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04 of January 2012
Author: Aaron Lapointe, Carlson Gracie Jiu-Jitsu Black Belt
One of the best things about jiu-jitsu is that it can work for almost anyone as long as you put in the time and effort and make the proper adjustments. I’ll use myself as an example. Even though my right arm is fully paralyzed, I was still able to achieve my black belt in jiu-jitsu and compete in some of the world’s most prestigious tournaments. Sure I was fortunate to have learned from some of the biggest legends in the sport; I will talk about them in a separate write-up. Even so, a large part of my success was directly related to the fundamentals of jiu-jitsu and the inherent ability we all have to overcome physical and emotional roadblocks.
Sometimes an apparent limitation is a blessing in disguise because it pushes you to find the simplest and most efficient way of doing something. Whereas some people might perform a technique by following steps 1 through 5, someone who is unable to do steps 3 and 4 might discover that the same end result can be achieved in fewer or alternative movements. Because the margin for error is much smaller when you have a disability, your movements need to be timely and precise. In addition, a significant limitation in one area can help promote a major strength in another. Because I was unable to use my right arm to stop people from passing my guard, I developed excellent hip movement, a strong grip, and proficient use of my hooks. I also had to develop a strong base and keen sense of balance so I would not be easily swept to my right. Most importantly, I acquired an advanced understanding of the basic principles that make jiu-jitsu work. For example, sweeps work because you disrupt a person’s base and prevent him or her from reestablishing it, not because you put your foot in a certain position or grab the collar in a specific way.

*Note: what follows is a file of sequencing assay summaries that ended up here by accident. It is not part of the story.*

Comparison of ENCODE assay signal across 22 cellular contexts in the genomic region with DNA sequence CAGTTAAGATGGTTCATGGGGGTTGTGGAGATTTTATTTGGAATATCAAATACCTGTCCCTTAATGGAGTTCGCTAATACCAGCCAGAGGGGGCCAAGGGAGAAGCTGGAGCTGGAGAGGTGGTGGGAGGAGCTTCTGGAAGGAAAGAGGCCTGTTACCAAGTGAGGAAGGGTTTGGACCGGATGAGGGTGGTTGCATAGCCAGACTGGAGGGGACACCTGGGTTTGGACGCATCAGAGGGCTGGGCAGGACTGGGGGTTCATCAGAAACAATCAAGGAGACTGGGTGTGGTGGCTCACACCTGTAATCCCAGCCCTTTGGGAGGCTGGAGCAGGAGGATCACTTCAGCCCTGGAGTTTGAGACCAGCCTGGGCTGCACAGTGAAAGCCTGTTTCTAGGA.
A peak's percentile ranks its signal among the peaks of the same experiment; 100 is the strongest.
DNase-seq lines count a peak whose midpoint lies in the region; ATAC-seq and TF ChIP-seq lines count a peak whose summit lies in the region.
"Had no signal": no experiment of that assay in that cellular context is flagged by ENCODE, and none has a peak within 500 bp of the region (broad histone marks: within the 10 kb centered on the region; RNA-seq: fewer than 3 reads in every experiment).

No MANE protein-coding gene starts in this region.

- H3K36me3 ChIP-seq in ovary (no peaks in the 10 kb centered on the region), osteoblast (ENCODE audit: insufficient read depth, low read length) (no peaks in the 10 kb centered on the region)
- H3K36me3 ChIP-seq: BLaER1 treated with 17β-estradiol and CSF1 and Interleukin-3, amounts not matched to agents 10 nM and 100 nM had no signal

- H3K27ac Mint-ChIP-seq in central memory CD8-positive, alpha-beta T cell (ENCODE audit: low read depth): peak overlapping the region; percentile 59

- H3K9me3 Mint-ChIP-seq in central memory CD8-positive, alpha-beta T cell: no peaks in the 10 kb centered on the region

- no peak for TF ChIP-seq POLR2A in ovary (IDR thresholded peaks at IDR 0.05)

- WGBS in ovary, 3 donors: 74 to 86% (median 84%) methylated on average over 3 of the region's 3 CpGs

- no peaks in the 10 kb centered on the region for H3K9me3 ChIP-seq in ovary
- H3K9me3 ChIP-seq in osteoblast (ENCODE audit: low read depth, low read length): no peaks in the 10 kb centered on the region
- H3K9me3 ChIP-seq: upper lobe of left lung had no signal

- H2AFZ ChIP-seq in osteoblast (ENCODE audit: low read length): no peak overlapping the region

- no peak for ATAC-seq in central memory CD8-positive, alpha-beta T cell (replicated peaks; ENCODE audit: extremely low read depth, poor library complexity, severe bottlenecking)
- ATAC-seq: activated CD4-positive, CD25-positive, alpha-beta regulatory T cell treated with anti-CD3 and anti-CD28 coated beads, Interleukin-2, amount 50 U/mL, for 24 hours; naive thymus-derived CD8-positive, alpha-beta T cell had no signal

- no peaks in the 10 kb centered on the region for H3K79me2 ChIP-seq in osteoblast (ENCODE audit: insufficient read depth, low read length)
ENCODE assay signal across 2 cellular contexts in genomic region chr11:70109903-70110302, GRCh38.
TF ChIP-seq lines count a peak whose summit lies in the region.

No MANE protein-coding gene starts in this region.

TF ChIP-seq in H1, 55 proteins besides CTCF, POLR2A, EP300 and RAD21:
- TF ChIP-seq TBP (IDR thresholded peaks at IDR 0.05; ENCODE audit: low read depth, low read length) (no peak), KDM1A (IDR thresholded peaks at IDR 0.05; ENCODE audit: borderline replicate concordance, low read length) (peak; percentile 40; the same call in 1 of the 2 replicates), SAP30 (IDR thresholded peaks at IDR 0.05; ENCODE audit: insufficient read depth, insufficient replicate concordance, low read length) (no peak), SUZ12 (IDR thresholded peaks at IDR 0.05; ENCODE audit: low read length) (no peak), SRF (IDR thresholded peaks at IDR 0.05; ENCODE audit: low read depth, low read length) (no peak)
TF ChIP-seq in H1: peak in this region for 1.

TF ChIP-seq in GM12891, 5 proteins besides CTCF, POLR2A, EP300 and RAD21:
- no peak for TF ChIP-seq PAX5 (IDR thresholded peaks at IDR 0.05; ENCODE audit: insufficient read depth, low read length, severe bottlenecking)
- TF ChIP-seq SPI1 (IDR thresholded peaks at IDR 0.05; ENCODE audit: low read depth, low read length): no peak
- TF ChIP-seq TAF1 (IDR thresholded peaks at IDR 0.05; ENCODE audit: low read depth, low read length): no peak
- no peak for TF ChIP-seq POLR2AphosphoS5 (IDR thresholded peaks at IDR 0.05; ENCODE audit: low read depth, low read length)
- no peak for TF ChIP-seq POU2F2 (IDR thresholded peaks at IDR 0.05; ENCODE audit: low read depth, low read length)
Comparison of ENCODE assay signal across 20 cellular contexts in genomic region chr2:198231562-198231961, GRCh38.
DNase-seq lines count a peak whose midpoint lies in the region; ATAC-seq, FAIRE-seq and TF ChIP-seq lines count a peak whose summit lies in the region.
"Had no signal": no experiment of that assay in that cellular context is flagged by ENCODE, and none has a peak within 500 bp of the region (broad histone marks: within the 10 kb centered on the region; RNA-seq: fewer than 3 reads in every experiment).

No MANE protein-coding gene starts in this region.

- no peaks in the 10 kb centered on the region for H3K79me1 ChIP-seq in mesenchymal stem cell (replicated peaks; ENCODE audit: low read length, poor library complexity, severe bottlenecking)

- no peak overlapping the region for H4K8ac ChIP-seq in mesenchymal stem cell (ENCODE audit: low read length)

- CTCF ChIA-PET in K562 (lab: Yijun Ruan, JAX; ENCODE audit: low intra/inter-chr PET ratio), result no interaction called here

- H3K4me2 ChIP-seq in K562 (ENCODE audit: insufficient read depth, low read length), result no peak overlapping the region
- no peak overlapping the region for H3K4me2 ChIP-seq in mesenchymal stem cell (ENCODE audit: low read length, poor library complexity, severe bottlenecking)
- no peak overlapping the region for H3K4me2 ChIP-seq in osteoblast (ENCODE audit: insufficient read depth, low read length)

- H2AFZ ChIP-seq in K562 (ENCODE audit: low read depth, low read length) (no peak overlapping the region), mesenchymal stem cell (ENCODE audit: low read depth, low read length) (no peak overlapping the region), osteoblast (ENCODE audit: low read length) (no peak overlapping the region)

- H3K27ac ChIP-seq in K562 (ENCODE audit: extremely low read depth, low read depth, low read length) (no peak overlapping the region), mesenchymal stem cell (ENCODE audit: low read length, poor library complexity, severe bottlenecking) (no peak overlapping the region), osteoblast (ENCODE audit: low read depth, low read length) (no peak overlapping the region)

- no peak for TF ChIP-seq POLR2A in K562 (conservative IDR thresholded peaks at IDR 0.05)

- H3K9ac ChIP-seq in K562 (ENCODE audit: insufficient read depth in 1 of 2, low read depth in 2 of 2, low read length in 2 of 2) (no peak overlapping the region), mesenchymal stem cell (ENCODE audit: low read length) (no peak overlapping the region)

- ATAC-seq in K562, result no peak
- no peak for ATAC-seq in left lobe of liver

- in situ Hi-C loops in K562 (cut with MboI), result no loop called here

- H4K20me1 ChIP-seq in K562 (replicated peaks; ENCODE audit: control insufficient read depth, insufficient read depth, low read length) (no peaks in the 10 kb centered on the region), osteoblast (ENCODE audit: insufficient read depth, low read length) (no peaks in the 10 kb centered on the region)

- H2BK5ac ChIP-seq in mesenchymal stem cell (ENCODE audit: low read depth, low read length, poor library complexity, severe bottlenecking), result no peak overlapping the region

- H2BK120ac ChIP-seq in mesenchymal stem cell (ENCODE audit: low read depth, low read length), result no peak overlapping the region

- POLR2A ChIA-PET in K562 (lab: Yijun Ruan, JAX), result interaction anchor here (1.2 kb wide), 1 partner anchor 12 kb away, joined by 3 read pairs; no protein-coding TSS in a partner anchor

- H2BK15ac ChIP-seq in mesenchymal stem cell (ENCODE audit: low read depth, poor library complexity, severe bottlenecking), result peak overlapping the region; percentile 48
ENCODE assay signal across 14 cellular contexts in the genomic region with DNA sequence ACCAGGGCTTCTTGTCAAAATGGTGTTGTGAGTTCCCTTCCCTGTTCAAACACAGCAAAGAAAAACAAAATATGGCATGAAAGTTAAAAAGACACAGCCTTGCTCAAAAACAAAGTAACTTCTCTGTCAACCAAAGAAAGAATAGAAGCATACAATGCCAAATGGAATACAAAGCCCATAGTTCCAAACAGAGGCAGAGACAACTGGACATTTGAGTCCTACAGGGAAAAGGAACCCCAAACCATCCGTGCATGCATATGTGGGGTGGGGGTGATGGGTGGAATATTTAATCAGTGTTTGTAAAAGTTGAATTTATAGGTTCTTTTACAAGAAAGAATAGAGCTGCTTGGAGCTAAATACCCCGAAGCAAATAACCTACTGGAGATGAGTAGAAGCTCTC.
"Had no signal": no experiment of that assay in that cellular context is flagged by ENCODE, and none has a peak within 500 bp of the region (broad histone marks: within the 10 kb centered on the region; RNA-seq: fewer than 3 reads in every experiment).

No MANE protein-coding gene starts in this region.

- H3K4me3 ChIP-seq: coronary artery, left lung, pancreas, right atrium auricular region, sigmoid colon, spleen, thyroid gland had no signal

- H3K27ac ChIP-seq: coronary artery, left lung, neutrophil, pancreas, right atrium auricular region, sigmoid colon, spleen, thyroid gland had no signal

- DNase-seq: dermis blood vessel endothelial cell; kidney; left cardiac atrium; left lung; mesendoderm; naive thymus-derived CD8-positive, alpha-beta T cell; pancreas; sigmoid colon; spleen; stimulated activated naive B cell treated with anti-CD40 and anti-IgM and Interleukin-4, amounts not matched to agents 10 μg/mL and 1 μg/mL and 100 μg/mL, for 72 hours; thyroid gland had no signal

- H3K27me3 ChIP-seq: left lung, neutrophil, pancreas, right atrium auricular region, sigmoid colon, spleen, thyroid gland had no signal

Some people think my jiu-jitsu would be even better if I could use both arms. I’m not so sure about that. In fact I kind of doubt it. The only thing I do know is that my jiu-jitsu would be different, and most likely those areas that are essential to my game (e.g., hip movement) would be much less developed. Not only did my disability help shape my jiu-jitsu, but it also motivated me to train hard and establish a “never say die” attitude. Unfortunately, this drive and attitude was not always a good thing since the playful side of jiu-jitsu sometimes escaped me. Nowadays I train jiu-jitsu because it’s fun, not because I feel the need to prove myself on the mat.
If you train jiu-jitsu long enough you’re bound to roll with someone who has a physical disability. Heck, we all have physical limitations of one kind or another. Some are just more obvious than others. Regardless of what that limitation is, I offer these words of advice. Help that person work around his or her disability, but don’t feel the need to try and simulate it when you spar. If your partner only has one arm you don’t need to roll with one arm tucked in your belt. If your partner is blind you don’t need to roll with your eyes closed. If you outweigh your partner by 75 pounds, you don’t need to jump in the sauna. You get my point. Hopefully, many of you out there already adjust your games accordingly depending on who you are rolling with. Generally speaking, you don’t spar the same way with everyone, and if you do you may want to reconsider that strategy. If your partner has a physical limitation, refrain from making any special accommodations without asking first. Don’t worry, that person will be just fine. Jiu-jitsu will make sure of it!
Anyone with questions or comments for Aaron can reach him at firstname.lastname@example.org.